Lubezki compared the cinematic similarities to Sleepy Hollow, notably the monochromatic look of both films. He also chose a specific color palette backdrop for A Series of Unfortunate Events. "The story is very episodic, so we picked a different color scheme for each section. For example, Count Olaf's house has a lot of greens, blacks and grays; the house of Uncle Monty has a lot of greens and browns and a bit of yellow; and the house of Aunt Josephine has blues and blacks." The railroad crossing set was constructed on a cyclorama, which was the most ambitious set piece for the art department on using elements of "in house" special effects and matte paintings.
Visual effects Edit
Industrial Light & Magic (ILM), supervised by Stefen Fangmeier, created the film's 505 visual effects shots. The filmmakers used as few digital effects as possible, though the train and smoke for the railroad crossing scene were created entirely by computer animation. ILM also used color grading techniques for the Lake Lachrymose scene, which required complete animation for the leeches. The digital animators studied footage of the 2003 Atlantic hurricane season to accurately depict Hurricane Herman, which was ILM's most ambitious use of computer-generated imagery (CGI) for the film. Nexus Productions designed the opening "Littlest Elf" animated sequence by modeling it after stop-motion animation and completing it with computer animation. The snakes at Monty's house were a combination of real snakes and animatronics. The animatronics, primarily the Incredibly Deadly Viper, were used as reference models that ILM later enhanced using CGI. Because working with infants was sometimes risky in producing a film, four scenes involving Sunny Baudelaire required CGI with motion capture technology. Among these are the shot of Sunny hanging on to a table by her teeth, catching a spindle with her mouth and the scene where she is entangled with the Incredibly Deadly Viper. Animation supervisor Colin Brady used his baby daughter for motion capture recording. Kevin Yagher designed a remote-controlled animatronic of Sunny.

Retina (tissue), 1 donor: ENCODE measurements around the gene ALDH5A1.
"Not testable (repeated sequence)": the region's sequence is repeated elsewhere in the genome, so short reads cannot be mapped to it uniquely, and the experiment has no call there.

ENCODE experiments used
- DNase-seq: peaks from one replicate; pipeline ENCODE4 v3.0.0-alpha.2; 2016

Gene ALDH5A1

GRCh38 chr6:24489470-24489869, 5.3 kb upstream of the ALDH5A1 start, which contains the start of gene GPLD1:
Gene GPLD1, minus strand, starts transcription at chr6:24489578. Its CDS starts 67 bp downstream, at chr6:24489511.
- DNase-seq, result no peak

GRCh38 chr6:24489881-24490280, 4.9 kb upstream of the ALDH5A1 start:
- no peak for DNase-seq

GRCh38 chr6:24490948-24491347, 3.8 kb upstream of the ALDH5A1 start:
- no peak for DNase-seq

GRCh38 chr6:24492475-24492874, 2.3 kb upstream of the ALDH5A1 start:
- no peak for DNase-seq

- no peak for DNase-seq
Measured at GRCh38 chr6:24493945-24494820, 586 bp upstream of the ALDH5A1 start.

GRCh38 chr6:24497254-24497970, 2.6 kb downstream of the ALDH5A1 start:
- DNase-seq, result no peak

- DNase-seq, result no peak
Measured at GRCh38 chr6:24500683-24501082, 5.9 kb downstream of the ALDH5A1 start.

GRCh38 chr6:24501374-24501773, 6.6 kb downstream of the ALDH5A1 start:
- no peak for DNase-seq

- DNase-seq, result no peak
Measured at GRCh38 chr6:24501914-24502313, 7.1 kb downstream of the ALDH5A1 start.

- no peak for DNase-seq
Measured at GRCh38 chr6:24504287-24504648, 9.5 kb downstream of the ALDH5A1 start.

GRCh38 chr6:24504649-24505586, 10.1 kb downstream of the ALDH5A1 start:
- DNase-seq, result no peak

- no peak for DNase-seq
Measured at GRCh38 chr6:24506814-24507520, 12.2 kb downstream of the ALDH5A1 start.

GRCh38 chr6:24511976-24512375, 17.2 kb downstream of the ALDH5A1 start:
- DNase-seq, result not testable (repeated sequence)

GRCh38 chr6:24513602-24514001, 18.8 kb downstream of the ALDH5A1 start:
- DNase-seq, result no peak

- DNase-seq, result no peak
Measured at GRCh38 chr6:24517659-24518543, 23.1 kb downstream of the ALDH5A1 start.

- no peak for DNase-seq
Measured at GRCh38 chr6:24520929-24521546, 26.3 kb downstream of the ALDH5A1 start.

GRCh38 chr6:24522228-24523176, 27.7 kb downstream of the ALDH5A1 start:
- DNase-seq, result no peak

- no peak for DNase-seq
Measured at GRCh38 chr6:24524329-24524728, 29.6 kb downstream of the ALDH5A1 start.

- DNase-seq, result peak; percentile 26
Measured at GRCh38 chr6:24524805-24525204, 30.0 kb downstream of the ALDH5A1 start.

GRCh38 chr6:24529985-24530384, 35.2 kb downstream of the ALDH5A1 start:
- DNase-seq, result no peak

In October 2002, Nickelodeon Movies hired Activision (which actually had a partnership with DreamWorks) to create the film's tie-in video game. The agreement also included options for sequels. Silberling delivered his first cut of the film to the studio in August 2004. Fearing his original version was "too dark", Paramount and DreamWorks conducted test screenings. The film was then reedited over family-friendliness concerns. Given its December release, the film's marketing campaign was criticized as a deliberately anti-holiday comedy with taglines like "Taking the cheer out of Christmas" and "Mishaps. Misadventures. Mayhem. Oh Joy." The premiere of Lemony Snicket's A Series of Unfortunate Events was held at the Cinerama Dome on December 13, 2004. A 20,000-square-foot (1,900 m2) tent display on Vine Street was decorated with pieces from the film's sets.
Home media Edit
Lemony Snicket's A Series of Unfortunate Events was released on DVD and VHS on April 26, 2005. A Portuguese-labeled All-Region Blu-ray was released in 2012 and then an American Region A Blu-ray was released on September 9, 2014. The film was re-released on DVD on January 24, 2017.
Box office Edit
Lemony Snicket's A Series of Unfortunate Events grossed $118.6 million in the United States and Canada and $92.8 million in other territories for a worldwide total of $211.5 million, against a budget of $140 million.
The film was released in the United States and Canada on December 17, 2004, on 4,400 screens at 3,620 theaters, earning $30.1 million in its opening weekend and finishing first at the box office. In its second weekend the film fell to second behind Meet the Fockers, grossing $12.6 million. It was the highest-grossing film under the Nickelodeon Movies banner until The Last Airbender surpassed it.
Critical response Edit
On Rotten Tomatoes, the film received an approval rating of 72% based on 162 reviews, with an average rating of 6.7/10. The site's critical consensus reads, "Although it softens the nasty edges of its source material, Lemony Snicket's A Series of Unfortunate Events is a gothic visual treat, and it features a hilariously manic turn from Jim Carrey as the evil Count Olaf." On Metacritic, the film has a score of 62 out of 100, based on 37 critics, indicating "generally favorable reviews".